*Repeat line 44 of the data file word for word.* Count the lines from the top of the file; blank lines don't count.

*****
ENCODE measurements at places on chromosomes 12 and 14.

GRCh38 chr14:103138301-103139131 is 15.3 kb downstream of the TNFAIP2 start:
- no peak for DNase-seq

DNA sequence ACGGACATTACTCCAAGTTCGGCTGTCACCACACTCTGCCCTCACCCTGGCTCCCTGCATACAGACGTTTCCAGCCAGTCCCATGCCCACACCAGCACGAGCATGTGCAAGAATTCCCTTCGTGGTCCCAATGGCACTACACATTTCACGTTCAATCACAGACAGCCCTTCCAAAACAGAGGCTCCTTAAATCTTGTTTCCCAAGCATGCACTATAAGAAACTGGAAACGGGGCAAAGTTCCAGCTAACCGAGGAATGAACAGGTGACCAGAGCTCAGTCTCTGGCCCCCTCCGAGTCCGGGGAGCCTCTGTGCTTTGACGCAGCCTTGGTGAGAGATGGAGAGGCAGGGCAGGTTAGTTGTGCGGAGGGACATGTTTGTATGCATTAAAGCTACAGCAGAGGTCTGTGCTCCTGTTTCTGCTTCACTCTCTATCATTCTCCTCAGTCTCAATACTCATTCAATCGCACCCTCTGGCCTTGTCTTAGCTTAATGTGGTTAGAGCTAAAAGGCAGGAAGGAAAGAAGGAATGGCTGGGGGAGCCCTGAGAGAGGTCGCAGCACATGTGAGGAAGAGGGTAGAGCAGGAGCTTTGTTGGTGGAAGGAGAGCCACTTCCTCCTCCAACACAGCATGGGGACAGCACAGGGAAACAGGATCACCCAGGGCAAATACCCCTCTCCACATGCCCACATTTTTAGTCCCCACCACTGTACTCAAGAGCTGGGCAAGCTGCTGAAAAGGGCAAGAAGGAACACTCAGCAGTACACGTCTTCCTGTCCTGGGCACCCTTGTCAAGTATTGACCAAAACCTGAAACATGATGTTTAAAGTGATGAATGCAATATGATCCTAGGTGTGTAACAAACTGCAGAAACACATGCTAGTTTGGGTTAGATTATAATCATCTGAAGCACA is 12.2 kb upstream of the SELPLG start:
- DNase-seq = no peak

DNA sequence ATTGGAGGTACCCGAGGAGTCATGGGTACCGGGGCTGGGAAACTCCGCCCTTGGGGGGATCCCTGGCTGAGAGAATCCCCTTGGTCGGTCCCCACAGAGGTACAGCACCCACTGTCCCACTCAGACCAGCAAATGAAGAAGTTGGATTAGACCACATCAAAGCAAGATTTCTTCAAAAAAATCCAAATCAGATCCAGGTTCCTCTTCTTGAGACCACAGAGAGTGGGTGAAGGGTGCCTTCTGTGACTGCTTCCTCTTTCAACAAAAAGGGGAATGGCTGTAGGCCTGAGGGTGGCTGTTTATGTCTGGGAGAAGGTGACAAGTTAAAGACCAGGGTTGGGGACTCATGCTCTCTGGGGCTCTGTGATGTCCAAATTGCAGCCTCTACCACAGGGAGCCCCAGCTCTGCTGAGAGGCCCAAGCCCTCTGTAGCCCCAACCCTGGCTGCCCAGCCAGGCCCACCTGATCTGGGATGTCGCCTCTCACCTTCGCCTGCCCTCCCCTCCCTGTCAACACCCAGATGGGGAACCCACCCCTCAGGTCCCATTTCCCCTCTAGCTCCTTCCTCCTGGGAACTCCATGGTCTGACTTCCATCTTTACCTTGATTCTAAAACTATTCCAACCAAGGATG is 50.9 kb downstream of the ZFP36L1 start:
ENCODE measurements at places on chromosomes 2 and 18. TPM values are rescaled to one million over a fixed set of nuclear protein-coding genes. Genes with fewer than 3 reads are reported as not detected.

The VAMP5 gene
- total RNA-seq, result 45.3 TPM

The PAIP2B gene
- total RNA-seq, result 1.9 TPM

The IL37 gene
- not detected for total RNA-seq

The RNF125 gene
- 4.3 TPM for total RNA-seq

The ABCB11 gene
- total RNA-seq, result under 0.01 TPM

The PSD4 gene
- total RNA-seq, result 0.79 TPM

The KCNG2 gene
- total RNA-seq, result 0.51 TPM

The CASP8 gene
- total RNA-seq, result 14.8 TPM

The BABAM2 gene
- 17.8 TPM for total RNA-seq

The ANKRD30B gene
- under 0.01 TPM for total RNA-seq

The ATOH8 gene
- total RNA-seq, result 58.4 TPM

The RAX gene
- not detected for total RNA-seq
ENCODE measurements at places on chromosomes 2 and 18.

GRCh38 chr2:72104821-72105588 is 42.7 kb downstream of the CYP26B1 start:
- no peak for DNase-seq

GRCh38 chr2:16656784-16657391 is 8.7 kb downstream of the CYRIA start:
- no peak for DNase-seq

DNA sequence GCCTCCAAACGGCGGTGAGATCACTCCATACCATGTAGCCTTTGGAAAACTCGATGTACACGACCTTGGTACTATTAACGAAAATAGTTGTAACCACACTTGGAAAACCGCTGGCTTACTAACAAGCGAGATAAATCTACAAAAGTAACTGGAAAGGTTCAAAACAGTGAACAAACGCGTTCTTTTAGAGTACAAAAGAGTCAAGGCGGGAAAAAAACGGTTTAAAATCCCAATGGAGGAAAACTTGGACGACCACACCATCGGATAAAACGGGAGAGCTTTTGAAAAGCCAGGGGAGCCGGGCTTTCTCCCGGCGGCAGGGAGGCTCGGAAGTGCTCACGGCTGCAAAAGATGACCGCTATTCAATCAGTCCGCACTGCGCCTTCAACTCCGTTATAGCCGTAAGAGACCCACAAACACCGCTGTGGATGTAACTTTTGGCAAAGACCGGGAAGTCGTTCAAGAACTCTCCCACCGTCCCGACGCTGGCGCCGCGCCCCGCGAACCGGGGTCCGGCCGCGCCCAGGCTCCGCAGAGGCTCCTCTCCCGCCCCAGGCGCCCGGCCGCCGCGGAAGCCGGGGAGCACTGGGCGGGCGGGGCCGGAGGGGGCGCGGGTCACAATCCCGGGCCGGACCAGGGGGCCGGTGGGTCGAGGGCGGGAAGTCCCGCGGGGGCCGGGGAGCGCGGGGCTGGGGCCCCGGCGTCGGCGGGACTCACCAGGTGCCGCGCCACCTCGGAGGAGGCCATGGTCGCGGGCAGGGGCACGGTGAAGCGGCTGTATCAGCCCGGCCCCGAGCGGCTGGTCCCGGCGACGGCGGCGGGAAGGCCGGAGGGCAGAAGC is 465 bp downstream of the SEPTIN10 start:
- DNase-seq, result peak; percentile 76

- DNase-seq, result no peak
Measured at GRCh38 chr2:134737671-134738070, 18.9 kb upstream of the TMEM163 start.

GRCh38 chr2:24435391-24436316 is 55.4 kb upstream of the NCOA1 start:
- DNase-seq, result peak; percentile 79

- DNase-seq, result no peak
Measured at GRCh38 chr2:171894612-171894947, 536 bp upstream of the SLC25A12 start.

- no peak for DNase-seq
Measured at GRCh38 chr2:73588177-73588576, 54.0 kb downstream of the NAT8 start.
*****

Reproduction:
Measured at GRCh38 chr2:171894612-171894947, 536 bp upstream of the SLC25A12 start.